In defense of course reserves: A review of California programs

Caleb Nichols

Abstract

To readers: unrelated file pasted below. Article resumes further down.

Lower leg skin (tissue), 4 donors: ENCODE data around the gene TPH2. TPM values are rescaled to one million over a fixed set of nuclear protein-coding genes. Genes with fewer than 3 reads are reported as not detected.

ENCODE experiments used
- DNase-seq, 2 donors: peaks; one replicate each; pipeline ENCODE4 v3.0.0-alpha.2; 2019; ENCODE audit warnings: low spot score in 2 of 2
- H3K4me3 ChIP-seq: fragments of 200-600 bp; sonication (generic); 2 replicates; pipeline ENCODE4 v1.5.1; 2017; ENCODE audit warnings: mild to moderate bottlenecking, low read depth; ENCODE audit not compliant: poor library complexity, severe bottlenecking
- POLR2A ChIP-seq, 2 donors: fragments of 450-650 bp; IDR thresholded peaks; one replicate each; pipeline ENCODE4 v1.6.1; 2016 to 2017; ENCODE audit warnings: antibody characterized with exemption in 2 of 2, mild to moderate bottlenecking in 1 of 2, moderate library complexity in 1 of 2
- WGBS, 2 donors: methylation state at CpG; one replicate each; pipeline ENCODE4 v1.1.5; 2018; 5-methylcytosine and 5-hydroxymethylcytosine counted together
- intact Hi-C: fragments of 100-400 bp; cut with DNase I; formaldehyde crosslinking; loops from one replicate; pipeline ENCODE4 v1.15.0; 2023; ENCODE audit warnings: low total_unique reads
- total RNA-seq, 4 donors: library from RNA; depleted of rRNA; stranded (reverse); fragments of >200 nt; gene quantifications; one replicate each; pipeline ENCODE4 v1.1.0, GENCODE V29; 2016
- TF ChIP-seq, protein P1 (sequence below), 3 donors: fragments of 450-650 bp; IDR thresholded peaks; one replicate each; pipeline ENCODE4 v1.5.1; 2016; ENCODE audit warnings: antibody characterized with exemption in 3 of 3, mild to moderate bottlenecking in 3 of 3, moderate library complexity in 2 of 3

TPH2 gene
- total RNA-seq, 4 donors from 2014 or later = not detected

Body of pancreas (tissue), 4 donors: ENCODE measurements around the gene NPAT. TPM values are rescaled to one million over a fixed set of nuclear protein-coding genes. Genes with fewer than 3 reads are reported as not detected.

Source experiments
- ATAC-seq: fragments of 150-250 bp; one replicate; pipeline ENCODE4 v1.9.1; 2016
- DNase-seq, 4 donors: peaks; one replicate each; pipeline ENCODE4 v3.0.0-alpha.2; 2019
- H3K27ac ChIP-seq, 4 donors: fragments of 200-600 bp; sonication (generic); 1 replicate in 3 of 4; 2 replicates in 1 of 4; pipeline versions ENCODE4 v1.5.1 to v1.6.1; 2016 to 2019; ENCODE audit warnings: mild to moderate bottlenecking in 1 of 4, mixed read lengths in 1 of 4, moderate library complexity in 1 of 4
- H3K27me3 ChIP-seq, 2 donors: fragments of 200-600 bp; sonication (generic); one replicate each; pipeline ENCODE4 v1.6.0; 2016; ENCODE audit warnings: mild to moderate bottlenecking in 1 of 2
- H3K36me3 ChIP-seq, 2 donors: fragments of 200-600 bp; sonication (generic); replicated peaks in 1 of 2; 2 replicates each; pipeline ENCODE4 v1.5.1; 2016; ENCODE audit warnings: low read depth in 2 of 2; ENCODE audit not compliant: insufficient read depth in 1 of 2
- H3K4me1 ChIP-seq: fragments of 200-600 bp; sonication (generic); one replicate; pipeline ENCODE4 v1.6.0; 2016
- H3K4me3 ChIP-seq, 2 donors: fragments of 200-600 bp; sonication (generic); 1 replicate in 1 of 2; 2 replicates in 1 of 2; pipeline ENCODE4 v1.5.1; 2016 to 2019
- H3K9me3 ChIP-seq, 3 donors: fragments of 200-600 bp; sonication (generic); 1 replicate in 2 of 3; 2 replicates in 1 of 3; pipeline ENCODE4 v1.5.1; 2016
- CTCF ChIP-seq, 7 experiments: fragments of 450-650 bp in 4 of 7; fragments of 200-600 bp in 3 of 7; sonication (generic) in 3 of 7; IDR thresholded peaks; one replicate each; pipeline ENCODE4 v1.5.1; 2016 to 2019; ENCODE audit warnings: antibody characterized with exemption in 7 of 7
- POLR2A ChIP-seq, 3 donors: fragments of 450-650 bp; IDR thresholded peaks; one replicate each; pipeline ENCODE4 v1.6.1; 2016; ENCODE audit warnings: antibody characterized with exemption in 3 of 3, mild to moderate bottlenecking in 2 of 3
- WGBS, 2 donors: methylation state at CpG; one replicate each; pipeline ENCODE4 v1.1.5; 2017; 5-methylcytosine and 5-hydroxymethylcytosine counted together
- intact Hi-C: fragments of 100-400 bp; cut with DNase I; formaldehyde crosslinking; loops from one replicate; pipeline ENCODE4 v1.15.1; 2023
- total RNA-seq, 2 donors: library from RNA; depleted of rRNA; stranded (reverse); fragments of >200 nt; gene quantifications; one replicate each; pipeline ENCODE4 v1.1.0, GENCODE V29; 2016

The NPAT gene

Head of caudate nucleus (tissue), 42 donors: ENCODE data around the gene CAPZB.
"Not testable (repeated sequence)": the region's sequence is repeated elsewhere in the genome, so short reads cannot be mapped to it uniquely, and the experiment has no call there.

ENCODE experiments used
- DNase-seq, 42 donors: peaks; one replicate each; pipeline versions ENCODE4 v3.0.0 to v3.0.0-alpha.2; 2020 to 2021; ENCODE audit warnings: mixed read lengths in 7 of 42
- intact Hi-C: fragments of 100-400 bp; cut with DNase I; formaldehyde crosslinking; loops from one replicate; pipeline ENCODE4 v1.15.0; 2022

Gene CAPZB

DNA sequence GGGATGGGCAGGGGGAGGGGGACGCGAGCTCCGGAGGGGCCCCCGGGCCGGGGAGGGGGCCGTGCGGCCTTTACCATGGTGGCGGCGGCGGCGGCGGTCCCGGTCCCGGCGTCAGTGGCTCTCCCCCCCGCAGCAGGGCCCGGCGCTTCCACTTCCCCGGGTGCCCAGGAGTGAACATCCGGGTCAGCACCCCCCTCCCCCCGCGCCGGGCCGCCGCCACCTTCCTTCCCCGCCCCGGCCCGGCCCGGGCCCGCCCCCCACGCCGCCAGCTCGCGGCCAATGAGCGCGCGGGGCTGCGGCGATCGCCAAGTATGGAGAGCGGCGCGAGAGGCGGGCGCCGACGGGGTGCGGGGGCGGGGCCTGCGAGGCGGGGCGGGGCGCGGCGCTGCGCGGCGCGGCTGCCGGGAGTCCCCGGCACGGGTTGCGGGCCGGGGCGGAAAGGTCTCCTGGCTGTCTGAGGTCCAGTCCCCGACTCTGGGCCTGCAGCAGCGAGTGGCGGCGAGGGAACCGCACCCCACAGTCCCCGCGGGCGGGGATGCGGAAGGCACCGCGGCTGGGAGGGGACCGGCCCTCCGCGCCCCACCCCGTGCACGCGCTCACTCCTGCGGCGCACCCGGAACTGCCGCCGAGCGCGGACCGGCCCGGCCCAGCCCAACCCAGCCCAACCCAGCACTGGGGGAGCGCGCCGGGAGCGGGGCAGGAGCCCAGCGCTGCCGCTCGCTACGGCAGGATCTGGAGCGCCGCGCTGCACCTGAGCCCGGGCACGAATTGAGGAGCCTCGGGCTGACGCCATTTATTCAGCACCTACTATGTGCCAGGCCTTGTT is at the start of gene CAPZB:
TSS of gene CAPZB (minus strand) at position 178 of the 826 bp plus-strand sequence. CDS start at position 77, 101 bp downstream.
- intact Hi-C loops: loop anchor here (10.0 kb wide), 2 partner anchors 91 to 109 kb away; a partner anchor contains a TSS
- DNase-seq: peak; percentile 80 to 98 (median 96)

In his 2015 opinion piece “No reservations: Why the time has come to kill print textbook reserves,” Librarian Donald A. Barclay makes an argument for getting rid of what has become a standard service in many academic libraries: course reserves. Barclay claims that textbook costs are out of control, and that while reserves programs are resource-intensive, they do little to ease the financial burden of most students. While it is true that maintaining a healthy reserves collection can carry significant costs, the claim that students aren’t helped by reserves collections doesn’t hold up to scrutiny. Furthermore, reserves services do more for campus communities than simply save students a few dollars each term. Thoughtfully managed course reserves programs not only help mitigate the ever-increasing cost of textbooks, they also bolster student and faculty engagement, create opportunities for library outreach, and are one of many ways libraries are staying relevant and student-centered in the 21st-century academic ecosystem.

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